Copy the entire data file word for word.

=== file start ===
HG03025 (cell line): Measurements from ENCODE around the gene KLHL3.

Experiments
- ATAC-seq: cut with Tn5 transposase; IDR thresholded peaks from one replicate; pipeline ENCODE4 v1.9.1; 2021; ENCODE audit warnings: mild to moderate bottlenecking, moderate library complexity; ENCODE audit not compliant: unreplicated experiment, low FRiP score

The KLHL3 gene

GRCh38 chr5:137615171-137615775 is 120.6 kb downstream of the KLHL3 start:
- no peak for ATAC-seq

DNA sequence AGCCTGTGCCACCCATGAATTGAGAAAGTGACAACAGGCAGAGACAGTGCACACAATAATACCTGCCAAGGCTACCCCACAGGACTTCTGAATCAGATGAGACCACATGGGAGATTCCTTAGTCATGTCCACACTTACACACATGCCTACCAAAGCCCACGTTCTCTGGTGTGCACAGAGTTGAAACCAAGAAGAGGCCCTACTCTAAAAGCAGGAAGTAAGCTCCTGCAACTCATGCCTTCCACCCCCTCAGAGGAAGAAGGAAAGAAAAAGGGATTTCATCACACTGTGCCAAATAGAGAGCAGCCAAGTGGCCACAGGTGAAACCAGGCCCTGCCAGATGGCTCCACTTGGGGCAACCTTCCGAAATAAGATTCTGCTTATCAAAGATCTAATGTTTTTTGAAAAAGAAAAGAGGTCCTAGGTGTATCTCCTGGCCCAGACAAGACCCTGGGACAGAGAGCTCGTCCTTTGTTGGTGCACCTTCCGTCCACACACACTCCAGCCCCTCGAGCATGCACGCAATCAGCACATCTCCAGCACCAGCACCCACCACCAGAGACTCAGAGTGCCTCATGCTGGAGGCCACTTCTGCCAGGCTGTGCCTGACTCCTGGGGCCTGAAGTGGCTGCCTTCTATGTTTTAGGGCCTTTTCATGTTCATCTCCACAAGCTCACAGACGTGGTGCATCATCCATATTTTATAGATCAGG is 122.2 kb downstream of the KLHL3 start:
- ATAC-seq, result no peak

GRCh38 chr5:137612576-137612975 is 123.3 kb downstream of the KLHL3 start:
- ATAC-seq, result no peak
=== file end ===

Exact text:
HG03025 (cell line): Measurements from ENCODE around the gene KLHL3.

Experiments
- ATAC-seq: cut with Tn5 transposase; IDR thresholded peaks from one replicate; pipeline ENCODE4 v1.9.1; 2021; ENCODE audit warnings: mild to moderate bottlenecking, moderate library complexity; ENCODE audit not compliant: unreplicated experiment, low FRiP score

The KLHL3 gene

GRCh38 chr5:137615171-137615775 is 120.6 kb downstream of the KLHL3 start:
- no peak for ATAC-seq

DNA sequence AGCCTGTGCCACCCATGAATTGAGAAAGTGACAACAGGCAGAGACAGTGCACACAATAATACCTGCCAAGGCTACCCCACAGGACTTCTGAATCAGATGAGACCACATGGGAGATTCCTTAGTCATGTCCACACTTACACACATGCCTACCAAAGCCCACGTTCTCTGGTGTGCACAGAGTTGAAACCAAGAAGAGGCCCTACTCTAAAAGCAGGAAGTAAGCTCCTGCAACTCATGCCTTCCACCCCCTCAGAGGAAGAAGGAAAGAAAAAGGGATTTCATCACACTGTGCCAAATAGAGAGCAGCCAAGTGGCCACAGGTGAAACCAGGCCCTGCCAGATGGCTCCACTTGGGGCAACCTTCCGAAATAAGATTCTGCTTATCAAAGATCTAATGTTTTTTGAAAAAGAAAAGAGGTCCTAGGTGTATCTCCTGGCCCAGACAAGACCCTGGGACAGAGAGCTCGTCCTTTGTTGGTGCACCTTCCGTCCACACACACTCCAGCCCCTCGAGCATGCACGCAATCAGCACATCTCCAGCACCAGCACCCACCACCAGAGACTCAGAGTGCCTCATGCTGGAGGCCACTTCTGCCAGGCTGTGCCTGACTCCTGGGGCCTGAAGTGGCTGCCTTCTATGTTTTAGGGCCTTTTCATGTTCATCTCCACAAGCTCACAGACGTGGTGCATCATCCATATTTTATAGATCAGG is 122.2 kb downstream of the KLHL3 start:
- ATAC-seq, result no peak

GRCh38 chr5:137612576-137612975 is 123.3 kb downstream of the KLHL3 start:
- ATAC-seq, result no peak